This magnificent fountain
is also known as the "Immacolatella".
Both names derive from two of the locations that have
been home to the fountain during its many travels.
(Being moved is a risk you take if you are a fountain in
Naples. Click here for
another example.) The fountain was sculpted in the early
1600s and is the work of Michelangelo Naccherino
(1559-1622) and Pietro Bernini (1562-1629). It was
nicknamed the "Giant" because it was first located near
the Royal Palace and a statue of a male figure, "The
Giant", recovered from the ruins of Cuma. In 1815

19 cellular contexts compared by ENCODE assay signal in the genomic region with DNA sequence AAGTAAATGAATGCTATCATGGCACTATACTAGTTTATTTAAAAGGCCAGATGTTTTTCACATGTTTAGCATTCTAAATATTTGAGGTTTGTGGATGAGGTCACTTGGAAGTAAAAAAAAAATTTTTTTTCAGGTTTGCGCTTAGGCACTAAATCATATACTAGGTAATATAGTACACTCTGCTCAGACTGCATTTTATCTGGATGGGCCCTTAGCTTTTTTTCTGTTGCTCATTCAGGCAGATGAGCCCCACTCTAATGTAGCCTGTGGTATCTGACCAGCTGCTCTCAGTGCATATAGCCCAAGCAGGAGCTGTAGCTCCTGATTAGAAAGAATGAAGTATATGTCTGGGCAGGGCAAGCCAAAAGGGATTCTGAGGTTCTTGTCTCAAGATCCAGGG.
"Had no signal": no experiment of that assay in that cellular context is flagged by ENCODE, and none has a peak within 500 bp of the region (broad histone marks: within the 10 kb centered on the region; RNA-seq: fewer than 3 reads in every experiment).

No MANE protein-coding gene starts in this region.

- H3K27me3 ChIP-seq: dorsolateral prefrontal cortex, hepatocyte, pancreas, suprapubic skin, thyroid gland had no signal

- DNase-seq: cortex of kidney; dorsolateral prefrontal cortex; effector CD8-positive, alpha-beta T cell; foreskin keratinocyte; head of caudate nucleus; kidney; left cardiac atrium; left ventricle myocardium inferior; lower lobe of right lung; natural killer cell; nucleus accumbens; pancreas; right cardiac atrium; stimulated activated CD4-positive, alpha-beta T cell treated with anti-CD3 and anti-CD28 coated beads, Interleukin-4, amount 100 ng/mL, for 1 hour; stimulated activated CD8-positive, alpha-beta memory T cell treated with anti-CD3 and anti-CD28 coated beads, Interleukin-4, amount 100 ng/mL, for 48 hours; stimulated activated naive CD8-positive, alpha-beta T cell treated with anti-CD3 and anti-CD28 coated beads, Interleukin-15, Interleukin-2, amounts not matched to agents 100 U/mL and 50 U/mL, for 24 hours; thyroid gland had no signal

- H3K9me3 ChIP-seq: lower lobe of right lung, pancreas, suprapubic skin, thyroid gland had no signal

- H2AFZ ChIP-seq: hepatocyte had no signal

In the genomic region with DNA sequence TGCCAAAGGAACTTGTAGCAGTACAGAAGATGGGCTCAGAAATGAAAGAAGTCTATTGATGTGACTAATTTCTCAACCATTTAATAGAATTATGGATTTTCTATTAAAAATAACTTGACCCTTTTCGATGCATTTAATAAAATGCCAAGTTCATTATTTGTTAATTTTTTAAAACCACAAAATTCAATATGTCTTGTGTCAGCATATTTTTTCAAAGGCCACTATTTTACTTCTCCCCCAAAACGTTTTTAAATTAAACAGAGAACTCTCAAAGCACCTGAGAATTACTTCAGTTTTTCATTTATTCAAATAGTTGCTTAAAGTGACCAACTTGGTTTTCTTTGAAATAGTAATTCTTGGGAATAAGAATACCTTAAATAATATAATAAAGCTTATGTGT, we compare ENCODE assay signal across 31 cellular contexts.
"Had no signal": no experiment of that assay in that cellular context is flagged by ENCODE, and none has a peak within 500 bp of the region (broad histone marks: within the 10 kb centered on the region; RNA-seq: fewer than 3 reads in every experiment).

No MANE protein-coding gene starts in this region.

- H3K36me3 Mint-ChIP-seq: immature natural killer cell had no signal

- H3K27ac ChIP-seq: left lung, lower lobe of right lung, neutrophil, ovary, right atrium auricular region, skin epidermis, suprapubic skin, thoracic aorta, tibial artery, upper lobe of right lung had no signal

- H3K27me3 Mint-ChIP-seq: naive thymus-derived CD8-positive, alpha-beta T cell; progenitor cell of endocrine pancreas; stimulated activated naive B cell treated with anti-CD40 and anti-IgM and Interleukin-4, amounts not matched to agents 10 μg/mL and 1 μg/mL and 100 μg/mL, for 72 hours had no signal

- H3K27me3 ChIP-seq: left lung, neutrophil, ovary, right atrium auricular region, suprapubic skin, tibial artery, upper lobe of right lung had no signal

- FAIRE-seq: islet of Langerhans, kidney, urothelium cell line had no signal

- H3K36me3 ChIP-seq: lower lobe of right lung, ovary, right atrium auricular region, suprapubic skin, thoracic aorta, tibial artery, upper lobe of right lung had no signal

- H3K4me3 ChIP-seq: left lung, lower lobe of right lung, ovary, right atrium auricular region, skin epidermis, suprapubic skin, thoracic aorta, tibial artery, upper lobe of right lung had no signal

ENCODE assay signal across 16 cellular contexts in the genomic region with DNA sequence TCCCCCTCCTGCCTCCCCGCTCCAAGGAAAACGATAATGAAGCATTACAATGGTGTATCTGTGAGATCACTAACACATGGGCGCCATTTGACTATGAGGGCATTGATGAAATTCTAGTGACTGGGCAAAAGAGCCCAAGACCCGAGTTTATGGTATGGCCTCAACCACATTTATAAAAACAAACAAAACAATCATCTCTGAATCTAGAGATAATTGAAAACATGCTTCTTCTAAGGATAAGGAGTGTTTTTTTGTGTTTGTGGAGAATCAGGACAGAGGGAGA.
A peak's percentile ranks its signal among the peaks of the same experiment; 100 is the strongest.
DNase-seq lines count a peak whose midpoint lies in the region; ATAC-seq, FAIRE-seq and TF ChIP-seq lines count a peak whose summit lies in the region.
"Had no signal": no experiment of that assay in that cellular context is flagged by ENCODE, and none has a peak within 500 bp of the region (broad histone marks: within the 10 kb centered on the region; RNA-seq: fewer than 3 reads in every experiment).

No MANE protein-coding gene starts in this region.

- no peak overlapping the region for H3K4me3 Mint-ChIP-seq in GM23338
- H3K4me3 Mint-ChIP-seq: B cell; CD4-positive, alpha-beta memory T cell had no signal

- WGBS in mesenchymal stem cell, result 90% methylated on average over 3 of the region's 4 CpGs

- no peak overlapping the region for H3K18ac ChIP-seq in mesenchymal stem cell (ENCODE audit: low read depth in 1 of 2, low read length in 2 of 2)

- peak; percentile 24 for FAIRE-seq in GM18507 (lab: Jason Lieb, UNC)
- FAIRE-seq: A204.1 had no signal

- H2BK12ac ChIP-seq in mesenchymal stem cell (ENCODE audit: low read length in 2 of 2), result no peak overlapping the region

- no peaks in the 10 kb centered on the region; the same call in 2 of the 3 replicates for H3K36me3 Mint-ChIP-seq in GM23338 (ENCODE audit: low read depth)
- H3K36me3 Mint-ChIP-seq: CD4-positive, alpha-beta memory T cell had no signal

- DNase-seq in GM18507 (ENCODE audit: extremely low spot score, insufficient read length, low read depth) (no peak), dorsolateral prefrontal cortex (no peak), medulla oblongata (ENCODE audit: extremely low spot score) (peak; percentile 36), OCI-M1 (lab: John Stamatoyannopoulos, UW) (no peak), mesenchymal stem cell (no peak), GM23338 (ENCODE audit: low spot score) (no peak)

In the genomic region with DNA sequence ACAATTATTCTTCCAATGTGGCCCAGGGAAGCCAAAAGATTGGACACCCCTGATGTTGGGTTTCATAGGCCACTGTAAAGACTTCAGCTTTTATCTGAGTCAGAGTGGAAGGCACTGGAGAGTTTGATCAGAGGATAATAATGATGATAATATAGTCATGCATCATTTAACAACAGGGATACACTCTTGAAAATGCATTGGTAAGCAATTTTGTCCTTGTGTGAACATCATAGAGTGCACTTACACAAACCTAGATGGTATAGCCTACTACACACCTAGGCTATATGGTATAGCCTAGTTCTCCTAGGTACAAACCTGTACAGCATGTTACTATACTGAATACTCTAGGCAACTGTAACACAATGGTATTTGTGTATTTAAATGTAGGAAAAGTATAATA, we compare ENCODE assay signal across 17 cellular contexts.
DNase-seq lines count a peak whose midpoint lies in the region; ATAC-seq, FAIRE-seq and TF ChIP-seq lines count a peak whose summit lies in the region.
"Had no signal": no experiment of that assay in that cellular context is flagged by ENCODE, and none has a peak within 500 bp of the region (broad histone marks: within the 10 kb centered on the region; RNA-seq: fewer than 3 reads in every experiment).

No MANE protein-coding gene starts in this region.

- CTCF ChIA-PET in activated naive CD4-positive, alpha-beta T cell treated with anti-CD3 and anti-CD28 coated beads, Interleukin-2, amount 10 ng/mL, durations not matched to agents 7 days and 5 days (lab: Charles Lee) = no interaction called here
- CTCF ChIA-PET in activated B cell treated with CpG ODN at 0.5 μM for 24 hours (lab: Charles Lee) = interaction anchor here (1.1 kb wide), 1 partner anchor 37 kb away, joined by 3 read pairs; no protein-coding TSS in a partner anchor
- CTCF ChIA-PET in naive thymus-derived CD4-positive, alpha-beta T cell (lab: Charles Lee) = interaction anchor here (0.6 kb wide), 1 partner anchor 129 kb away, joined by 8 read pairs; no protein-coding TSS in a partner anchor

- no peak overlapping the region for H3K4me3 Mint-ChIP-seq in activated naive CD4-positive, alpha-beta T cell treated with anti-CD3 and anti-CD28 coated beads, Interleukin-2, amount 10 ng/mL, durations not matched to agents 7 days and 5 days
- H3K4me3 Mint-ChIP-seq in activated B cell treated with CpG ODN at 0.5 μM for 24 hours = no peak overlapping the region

the fountain was moved to the port of Naples to be in
front of the Immacolatella,
the old quarantine station (click
here for more on that site). It was then moved
near the Carmine church at Piazza Mercato; then to the
gardens on the square of San Pasquale a Chiaia; then
finally, in 1905, when the new seaside road was finished
during the "risanamento" of
Naples the fountain was moved to its present location
(see photo) at the picturesque curve between via
Partenope and via Nazario Sauro not far from the Castel dell'Ovo.
Amid the three
rounded arches and above and on the sides of the
fountain, besides the main basin adorned with marine
life, the work is decorated with caryatids holding a
cornucopia, as well as with the coats of arms of the
city and of the Spanish vice-realm.
The Bernini involved
with this fountain is, by the way, not the Bernini of
the great colonnade of St. Peter's in Rome. That would
be Giovanni Lorenzo Bernini (1598-1680). This Bernini
—Pietro— was his father.